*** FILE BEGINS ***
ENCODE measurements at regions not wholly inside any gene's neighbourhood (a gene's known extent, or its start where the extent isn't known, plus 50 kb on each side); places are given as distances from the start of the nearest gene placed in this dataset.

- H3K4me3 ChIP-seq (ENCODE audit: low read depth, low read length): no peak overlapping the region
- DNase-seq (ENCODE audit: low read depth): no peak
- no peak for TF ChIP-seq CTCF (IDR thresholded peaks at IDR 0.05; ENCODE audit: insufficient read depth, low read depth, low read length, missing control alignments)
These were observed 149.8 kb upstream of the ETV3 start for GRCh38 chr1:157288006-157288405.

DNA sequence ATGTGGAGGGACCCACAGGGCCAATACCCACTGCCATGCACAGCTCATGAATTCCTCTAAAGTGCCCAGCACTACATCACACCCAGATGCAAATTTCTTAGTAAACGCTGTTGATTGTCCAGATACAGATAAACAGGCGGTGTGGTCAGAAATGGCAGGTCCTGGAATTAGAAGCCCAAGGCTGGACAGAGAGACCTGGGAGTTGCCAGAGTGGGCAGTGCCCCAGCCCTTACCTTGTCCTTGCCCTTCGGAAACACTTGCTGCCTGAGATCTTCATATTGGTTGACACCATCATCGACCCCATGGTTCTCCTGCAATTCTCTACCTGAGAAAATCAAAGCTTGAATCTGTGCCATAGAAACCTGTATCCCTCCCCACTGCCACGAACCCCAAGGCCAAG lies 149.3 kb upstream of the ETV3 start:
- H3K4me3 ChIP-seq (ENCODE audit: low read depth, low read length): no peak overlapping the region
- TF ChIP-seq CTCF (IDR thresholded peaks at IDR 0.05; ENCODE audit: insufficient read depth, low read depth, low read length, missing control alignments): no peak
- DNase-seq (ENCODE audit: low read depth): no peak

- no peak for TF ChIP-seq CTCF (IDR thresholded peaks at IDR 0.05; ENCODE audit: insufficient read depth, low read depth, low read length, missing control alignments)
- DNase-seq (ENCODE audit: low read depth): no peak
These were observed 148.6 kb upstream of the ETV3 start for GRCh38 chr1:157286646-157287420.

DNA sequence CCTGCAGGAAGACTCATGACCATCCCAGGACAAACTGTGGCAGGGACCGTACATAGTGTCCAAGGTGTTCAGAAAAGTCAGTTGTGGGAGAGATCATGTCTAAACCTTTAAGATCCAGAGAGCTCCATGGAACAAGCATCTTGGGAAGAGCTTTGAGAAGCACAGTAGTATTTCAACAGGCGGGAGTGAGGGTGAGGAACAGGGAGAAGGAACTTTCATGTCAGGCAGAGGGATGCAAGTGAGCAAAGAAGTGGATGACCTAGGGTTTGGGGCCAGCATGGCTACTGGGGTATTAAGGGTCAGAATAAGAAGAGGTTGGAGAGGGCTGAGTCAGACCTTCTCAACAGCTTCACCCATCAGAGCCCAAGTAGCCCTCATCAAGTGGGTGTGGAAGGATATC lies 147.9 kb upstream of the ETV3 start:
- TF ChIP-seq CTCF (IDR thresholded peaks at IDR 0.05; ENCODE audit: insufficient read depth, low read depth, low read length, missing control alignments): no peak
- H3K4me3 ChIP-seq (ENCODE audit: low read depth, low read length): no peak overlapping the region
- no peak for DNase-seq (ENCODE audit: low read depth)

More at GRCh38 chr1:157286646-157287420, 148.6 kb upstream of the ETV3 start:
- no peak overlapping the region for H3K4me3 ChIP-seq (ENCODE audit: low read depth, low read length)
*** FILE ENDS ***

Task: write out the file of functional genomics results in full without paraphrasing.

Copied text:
ENCODE measurements at regions not wholly inside any gene's neighbourhood (a gene's known extent, or its start where the extent isn't known, plus 50 kb on each side); places are given as distances from the start of the nearest gene placed in this dataset.

- H3K4me3 ChIP-seq (ENCODE audit: low read depth, low read length): no peak overlapping the region
- DNase-seq (ENCODE audit: low read depth): no peak
- no peak for TF ChIP-seq CTCF (IDR thresholded peaks at IDR 0.05; ENCODE audit: insufficient read depth, low read depth, low read length, missing control alignments)
These were observed 149.8 kb upstream of the ETV3 start for GRCh38 chr1:157288006-157288405.

DNA sequence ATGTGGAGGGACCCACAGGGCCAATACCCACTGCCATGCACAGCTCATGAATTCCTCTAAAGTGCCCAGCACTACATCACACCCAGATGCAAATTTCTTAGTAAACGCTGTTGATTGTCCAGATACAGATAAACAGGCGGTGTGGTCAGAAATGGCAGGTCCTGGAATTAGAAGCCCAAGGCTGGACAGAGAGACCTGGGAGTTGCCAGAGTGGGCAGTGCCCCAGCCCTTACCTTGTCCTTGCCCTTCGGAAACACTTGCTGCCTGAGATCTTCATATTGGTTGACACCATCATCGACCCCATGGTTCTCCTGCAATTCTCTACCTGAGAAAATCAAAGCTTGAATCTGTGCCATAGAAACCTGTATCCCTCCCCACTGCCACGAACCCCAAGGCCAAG lies 149.3 kb upstream of the ETV3 start:
- H3K4me3 ChIP-seq (ENCODE audit: low read depth, low read length): no peak overlapping the region
- TF ChIP-seq CTCF (IDR thresholded peaks at IDR 0.05; ENCODE audit: insufficient read depth, low read depth, low read length, missing control alignments): no peak
- DNase-seq (ENCODE audit: low read depth): no peak

- no peak for TF ChIP-seq CTCF (IDR thresholded peaks at IDR 0.05; ENCODE audit: insufficient read depth, low read depth, low read length, missing control alignments)
- DNase-seq (ENCODE audit: low read depth): no peak
These were observed 148.6 kb upstream of the ETV3 start for GRCh38 chr1:157286646-157287420.

DNA sequence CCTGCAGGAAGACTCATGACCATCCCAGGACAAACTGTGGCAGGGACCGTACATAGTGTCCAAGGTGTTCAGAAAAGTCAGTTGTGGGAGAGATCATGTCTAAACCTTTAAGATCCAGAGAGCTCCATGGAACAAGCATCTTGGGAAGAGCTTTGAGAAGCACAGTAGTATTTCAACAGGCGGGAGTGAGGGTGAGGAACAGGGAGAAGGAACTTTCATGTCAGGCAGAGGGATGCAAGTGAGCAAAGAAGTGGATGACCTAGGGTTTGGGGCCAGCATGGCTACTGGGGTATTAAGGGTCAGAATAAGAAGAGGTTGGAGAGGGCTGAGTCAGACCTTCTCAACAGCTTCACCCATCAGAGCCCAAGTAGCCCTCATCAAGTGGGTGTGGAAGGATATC lies 147.9 kb upstream of the ETV3 start:
- TF ChIP-seq CTCF (IDR thresholded peaks at IDR 0.05; ENCODE audit: insufficient read depth, low read depth, low read length, missing control alignments): no peak
- H3K4me3 ChIP-seq (ENCODE audit: low read depth, low read length): no peak overlapping the region
- no peak for DNase-seq (ENCODE audit: low read depth)

More at GRCh38 chr1:157286646-157287420, 148.6 kb upstream of the ETV3 start:
- no peak overlapping the region for H3K4me3 ChIP-seq (ENCODE audit: low read depth, low read length)